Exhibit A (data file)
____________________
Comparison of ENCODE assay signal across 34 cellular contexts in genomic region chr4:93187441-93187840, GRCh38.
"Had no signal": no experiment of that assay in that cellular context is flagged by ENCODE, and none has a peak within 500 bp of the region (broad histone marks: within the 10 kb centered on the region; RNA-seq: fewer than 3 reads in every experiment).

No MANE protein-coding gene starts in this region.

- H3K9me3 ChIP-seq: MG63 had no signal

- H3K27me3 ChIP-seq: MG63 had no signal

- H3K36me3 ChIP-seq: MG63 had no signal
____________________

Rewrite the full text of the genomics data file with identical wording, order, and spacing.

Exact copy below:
Comparison of ENCODE assay signal across 34 cellular contexts in genomic region chr4:93187441-93187840, GRCh38.
"Had no signal": no experiment of that assay in that cellular context is flagged by ENCODE, and none has a peak within 500 bp of the region (broad histone marks: within the 10 kb centered on the region; RNA-seq: fewer than 3 reads in every experiment).

No MANE protein-coding gene starts in this region.

- H3K9me3 ChIP-seq: MG63 had no signal

- H3K27me3 ChIP-seq: MG63 had no signal

- H3K36me3 ChIP-seq: MG63 had no signal